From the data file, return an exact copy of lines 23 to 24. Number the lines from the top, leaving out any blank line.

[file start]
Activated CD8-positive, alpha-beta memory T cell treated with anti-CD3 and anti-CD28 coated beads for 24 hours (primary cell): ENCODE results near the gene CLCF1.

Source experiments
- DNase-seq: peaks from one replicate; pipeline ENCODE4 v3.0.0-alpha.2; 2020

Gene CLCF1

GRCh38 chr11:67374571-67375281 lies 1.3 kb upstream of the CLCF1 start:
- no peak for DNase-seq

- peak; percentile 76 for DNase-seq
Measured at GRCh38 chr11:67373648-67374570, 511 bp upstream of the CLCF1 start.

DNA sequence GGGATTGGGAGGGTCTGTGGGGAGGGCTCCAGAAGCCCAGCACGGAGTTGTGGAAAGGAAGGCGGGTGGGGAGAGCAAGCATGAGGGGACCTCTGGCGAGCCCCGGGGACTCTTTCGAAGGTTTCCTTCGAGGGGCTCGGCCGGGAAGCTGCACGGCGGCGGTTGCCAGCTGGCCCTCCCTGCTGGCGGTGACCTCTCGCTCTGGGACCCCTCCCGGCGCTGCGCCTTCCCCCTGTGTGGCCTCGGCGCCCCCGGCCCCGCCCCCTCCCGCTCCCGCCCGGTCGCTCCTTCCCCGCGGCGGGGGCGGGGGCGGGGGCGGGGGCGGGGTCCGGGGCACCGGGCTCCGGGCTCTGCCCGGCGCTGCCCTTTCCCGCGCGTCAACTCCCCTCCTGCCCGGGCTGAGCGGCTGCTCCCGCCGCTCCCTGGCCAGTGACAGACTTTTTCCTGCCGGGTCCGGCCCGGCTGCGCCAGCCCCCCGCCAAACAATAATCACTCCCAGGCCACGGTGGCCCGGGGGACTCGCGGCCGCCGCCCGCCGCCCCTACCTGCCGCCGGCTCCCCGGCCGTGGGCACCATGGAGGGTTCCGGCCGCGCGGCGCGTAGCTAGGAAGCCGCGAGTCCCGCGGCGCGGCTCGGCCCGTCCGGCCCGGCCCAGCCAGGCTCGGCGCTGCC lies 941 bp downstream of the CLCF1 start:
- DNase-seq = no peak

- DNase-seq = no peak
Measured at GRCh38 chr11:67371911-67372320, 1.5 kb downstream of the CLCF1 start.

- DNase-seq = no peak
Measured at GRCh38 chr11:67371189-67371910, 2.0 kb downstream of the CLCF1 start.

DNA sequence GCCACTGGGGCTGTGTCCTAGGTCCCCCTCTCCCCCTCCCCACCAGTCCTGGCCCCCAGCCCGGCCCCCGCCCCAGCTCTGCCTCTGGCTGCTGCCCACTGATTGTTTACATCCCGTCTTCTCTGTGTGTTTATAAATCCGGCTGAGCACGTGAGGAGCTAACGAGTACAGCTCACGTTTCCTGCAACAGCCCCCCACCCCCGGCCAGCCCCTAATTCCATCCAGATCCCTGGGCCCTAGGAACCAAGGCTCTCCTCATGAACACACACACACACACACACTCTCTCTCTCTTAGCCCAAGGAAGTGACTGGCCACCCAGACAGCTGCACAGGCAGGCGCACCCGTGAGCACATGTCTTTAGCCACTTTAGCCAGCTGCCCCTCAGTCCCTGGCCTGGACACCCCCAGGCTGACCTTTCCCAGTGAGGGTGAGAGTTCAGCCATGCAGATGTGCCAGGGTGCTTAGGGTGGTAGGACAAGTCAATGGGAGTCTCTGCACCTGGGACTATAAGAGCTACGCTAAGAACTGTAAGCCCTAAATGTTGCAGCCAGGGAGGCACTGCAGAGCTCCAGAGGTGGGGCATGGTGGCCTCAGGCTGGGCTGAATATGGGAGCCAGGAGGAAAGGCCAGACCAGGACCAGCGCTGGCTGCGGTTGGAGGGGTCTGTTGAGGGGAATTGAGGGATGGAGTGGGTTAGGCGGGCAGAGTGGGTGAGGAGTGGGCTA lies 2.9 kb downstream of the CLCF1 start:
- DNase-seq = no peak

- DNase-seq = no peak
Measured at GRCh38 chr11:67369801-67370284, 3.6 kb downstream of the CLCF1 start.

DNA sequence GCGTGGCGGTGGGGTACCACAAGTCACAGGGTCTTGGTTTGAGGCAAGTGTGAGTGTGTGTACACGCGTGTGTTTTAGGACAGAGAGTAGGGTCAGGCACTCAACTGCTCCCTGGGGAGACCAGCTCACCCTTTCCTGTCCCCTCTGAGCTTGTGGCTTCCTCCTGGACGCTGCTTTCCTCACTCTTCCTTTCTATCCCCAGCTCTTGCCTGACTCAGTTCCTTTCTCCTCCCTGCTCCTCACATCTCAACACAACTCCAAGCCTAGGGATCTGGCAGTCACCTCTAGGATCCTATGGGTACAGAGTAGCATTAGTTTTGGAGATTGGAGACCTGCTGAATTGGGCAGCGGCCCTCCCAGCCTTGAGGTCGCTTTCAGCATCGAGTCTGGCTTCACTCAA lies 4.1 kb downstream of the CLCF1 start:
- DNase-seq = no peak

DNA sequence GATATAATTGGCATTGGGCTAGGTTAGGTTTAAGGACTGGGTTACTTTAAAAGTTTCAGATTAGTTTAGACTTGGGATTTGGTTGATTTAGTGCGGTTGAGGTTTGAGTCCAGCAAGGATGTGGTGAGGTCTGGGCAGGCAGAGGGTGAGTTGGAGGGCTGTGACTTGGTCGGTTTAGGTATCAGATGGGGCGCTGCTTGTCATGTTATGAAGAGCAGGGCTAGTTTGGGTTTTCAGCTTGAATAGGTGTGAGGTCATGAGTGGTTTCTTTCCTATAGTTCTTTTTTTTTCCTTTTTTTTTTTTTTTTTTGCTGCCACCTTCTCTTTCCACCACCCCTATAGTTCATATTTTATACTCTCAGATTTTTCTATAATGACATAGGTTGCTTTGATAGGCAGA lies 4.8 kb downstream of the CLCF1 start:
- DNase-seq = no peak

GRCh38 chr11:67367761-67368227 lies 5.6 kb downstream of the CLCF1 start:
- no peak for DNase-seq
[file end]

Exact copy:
GRCh38 chr11:67367761-67368227 lies 5.6 kb downstream of the CLCF1 start:
- no peak for DNase-seq